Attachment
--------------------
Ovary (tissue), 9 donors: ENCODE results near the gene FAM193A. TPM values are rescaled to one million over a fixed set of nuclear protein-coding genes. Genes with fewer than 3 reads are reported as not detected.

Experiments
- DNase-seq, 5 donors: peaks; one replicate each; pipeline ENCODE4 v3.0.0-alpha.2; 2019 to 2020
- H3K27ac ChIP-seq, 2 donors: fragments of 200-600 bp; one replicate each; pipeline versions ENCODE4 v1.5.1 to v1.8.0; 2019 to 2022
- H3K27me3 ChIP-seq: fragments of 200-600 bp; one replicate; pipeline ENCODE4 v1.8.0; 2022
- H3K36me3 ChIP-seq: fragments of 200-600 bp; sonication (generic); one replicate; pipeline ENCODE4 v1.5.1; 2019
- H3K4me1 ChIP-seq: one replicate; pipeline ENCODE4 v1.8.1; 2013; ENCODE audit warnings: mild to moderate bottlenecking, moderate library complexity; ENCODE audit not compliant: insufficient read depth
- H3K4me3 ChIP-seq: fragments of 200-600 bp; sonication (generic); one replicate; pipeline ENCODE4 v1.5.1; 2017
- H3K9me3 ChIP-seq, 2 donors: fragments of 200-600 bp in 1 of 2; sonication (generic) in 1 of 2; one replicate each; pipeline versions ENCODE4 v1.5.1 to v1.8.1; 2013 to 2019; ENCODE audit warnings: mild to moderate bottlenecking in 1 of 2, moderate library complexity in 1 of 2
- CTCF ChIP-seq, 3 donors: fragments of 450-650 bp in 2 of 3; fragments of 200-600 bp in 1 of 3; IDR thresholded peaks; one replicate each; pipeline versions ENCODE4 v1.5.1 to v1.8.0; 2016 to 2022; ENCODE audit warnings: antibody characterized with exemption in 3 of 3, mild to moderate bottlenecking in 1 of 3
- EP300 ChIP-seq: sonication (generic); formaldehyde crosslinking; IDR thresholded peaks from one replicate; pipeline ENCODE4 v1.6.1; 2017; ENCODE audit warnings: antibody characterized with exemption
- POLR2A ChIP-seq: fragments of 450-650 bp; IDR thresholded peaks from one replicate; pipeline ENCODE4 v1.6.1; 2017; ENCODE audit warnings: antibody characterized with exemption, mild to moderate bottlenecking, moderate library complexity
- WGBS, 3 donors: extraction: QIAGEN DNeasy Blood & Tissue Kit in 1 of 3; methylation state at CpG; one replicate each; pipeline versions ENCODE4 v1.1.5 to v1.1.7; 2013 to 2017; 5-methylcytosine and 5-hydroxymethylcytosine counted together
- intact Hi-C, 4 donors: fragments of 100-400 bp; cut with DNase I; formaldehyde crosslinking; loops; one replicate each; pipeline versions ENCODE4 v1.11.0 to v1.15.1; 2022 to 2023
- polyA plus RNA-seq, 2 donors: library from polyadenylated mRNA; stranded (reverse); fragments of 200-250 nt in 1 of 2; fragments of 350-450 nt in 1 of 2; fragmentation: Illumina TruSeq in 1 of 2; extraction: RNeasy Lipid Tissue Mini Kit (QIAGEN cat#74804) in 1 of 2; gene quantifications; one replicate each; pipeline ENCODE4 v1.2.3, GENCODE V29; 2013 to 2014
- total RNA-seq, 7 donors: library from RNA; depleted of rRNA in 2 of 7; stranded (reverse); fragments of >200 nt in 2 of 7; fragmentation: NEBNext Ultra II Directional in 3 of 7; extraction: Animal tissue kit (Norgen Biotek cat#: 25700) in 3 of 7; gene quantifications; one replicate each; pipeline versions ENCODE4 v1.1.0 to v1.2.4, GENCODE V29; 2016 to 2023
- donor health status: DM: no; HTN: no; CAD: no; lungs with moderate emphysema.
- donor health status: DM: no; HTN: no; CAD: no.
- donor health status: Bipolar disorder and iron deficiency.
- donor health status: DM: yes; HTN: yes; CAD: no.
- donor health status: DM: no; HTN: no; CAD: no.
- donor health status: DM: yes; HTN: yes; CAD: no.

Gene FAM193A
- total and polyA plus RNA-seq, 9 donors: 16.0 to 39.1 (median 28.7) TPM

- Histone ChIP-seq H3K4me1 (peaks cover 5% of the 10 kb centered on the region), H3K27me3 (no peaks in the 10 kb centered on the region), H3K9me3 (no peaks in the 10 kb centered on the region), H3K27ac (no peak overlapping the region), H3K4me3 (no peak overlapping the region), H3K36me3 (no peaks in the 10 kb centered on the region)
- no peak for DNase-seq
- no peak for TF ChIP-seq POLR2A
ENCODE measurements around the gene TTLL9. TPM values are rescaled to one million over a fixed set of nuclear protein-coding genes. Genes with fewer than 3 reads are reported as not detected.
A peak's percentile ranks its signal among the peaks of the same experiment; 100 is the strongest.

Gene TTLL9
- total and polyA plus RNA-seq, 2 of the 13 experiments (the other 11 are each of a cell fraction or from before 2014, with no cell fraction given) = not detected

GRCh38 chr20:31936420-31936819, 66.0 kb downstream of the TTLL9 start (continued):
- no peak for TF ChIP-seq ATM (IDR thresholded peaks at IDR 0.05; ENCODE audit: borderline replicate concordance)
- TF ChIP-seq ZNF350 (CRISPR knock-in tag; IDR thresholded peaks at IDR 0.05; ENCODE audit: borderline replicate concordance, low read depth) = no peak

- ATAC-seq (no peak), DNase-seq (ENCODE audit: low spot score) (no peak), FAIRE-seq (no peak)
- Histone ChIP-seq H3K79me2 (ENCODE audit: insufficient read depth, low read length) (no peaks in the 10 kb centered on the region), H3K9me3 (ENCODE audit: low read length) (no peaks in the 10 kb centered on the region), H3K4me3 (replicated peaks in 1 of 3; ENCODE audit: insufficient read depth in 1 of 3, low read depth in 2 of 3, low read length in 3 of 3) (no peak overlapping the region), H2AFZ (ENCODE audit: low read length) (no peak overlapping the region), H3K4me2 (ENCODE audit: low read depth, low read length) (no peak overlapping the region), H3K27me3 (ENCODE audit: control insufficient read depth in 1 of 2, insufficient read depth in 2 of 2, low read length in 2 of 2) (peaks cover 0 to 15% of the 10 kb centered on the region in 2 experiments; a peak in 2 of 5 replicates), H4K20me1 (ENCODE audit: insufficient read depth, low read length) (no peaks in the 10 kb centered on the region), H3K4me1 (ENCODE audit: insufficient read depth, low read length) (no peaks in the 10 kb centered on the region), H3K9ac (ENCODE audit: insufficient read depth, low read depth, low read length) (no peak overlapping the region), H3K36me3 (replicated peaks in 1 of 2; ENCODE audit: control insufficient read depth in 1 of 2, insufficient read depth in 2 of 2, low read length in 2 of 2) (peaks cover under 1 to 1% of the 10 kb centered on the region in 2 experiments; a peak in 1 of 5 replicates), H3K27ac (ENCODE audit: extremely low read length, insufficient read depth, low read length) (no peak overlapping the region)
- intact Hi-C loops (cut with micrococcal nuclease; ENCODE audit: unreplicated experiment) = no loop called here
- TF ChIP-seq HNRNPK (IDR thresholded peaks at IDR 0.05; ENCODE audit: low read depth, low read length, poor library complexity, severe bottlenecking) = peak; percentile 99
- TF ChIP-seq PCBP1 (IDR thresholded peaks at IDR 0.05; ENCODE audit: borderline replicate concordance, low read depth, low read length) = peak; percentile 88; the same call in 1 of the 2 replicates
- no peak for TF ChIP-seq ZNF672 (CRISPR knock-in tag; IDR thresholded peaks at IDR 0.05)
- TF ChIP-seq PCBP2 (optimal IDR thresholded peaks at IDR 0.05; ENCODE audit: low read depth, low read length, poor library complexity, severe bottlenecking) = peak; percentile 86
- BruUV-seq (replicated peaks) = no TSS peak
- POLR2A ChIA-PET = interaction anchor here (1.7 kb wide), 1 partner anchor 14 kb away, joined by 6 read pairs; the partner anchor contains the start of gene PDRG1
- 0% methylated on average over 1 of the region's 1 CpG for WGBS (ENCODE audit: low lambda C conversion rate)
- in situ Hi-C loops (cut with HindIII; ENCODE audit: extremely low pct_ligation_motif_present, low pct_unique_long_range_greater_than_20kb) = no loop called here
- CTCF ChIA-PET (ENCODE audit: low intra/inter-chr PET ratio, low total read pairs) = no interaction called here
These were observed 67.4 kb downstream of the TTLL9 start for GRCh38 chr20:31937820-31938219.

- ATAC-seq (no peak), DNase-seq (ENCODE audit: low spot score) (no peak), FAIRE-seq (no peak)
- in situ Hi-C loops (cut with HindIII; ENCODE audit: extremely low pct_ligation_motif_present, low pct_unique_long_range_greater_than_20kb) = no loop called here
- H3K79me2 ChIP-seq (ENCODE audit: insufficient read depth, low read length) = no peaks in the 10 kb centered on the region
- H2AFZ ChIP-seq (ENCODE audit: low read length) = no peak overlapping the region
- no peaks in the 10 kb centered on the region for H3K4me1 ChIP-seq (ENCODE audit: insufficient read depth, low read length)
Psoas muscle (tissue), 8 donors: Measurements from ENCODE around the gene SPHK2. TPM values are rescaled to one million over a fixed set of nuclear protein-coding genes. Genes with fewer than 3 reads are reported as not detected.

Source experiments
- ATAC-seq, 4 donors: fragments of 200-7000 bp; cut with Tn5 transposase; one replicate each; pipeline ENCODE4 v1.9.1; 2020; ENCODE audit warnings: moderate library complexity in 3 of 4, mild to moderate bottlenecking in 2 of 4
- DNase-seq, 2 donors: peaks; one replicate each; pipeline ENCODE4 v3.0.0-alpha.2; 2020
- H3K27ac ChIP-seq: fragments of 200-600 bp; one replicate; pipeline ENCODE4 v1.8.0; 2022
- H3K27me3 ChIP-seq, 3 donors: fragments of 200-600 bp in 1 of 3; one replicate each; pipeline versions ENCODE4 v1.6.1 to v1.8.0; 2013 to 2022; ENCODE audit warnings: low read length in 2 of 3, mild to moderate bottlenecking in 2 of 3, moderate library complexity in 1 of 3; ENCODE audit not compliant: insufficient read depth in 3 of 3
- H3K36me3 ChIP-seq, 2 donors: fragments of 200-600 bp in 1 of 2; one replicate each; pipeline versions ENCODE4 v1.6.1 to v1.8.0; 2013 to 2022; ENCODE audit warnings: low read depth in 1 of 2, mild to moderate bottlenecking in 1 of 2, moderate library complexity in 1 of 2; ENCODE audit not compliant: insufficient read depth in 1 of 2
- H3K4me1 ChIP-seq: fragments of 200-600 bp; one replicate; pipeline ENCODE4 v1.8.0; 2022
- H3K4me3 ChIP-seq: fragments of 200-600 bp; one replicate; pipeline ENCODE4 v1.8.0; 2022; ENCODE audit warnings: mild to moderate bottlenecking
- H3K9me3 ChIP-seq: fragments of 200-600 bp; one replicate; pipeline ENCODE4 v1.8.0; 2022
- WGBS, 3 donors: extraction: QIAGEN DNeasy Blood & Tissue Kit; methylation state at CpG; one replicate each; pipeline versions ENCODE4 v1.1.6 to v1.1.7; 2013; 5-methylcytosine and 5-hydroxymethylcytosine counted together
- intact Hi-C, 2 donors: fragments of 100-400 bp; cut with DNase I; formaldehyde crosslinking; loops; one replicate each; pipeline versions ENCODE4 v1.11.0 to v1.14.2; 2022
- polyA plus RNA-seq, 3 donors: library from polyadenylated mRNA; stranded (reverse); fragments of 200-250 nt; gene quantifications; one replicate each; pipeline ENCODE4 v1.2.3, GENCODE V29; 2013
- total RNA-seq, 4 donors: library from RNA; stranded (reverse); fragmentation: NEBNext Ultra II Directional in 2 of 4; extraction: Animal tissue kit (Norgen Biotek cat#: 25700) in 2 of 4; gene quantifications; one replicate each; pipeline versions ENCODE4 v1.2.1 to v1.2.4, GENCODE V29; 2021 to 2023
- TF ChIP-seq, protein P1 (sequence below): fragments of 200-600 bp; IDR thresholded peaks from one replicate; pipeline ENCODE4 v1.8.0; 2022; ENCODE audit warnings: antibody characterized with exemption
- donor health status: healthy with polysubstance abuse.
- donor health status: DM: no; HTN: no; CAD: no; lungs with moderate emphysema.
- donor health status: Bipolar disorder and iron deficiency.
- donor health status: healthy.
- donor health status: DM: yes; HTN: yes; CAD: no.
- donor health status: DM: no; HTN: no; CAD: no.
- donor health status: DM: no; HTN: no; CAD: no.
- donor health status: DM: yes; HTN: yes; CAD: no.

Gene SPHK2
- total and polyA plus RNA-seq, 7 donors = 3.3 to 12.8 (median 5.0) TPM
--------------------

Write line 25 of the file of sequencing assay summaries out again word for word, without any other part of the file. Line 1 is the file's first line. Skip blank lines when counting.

- Histone ChIP-seq H3K4me1 (peaks cover 5% of the 10 kb centered on the region), H3K27me3 (no peaks in the 10 kb centered on the region), H3K9me3 (no peaks in the 10 kb centered on the region), H3K27ac (no peak overlapping the region), H3K4me3 (no peak overlapping the region), H3K36me3 (no peaks in the 10 kb centered on the region)